J. L. BELL is a Massachusetts writer who specializes in (among other things) the start of the American Revolution in and around Boston. He is particularly interested in the experiences of children in 1765-75. He has published scholarly papers and popular articles for both children and adults. He was consultant for an episode of History Detectives, and contributed to a display at Minute Man National Historic Park.

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Monday, December 24, 2018

Anna Green Winslow’s Cold Christmas Eve

On 24 Dec 1771 twelve-year-old Anna Green Winslow sat down to write a letter to her mother in Halifax. Anna was living with an aunt in Boston for the better educational opportunities. Of course that meant private lessons, not the town schools, since she was a girl.

Anna started this letter with the winter weather:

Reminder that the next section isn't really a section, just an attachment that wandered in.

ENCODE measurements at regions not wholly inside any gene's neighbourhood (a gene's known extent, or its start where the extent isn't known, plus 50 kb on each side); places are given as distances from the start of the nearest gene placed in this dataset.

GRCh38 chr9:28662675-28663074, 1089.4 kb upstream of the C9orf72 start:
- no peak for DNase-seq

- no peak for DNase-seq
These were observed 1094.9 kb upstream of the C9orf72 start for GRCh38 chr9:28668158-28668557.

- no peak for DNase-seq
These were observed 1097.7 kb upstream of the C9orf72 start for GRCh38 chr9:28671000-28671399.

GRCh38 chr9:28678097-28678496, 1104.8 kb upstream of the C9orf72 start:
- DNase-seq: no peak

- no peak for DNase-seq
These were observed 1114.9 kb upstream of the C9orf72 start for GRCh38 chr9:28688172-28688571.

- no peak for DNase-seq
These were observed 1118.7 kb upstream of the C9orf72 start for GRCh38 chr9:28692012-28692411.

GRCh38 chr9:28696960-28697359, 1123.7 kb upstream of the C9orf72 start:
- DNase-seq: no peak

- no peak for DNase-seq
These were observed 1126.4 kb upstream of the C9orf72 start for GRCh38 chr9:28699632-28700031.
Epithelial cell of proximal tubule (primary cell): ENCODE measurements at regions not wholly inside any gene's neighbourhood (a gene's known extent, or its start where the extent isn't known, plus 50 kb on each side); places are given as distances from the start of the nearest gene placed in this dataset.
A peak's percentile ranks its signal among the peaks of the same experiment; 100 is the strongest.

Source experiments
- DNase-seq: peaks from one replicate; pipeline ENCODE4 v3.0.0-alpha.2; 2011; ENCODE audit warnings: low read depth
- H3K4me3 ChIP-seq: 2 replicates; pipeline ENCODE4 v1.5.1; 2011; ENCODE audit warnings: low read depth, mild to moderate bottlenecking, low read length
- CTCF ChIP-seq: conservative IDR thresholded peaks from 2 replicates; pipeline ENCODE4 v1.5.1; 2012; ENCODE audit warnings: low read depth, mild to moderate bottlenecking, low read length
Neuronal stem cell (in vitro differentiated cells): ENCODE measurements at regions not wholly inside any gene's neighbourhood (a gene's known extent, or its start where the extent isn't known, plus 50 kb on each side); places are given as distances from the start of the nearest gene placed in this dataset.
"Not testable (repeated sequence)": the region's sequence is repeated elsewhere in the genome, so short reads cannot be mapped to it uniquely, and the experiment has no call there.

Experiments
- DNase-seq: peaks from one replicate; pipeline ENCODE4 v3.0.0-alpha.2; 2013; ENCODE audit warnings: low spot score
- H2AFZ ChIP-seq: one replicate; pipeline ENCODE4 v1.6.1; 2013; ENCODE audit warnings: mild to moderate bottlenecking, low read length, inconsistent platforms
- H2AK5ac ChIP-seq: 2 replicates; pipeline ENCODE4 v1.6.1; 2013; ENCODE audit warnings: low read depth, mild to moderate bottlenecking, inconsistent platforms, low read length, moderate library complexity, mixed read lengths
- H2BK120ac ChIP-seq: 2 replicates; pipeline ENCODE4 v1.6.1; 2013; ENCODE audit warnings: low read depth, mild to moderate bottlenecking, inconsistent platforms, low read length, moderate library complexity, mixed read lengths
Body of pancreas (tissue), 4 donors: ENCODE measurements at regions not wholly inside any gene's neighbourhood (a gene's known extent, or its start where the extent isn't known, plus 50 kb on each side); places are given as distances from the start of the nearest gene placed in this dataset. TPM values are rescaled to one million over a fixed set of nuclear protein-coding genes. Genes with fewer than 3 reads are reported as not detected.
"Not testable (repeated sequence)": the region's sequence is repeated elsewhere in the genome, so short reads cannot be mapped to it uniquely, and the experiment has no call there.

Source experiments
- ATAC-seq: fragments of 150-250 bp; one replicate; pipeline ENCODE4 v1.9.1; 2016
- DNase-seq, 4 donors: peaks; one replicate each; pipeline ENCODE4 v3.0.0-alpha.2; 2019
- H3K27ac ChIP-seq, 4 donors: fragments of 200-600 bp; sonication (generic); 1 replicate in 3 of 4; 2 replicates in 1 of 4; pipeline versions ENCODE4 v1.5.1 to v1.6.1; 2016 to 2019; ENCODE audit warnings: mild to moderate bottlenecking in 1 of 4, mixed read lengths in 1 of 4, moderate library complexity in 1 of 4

to-day is by far the coldest we have had since I have been in New England. (N.B. All run that are abroad.)
Which I think means that anyone who had gone outside hurried through their errands in order to get back inside as fast as possible.
Last sabbath being rainy I went to & from meeting in Mr. Soley’s chaise. I dined at unkle Winslow’s, the walking being so bad I rode there & back to meeting. Every drop that fell froze, so that from yesterday morning to this time the appearance has been similar to the discription I sent you last winter.

The walking is so slippery & the air so cold, that aunt [Sarah Deming] chuses to have me for her scoller these two days. And as tomorrow will be a holiday, so the pope and his associates have ordained, my aunt thinks not to trouble Mrs Smith with me this week.
“Mrs Smith” was Elizabeth Murray Campbell Smith, who was teaching Anna embroidery and other needle crafts. The Smiths were Anglican, so they celebrated Christmas. So between that holiday and the weather, Aunt Deming decided to keep the young “scoller” at home so she wouldn’t slip and fall on the ice.

Anna and her aunt attended the Old South Meeting-House, and like a good descendant of the early Puritans, she viewed the 25 December holiday as a fallacy of “the pope and his associates.” Still, she got to stay home from schooling.

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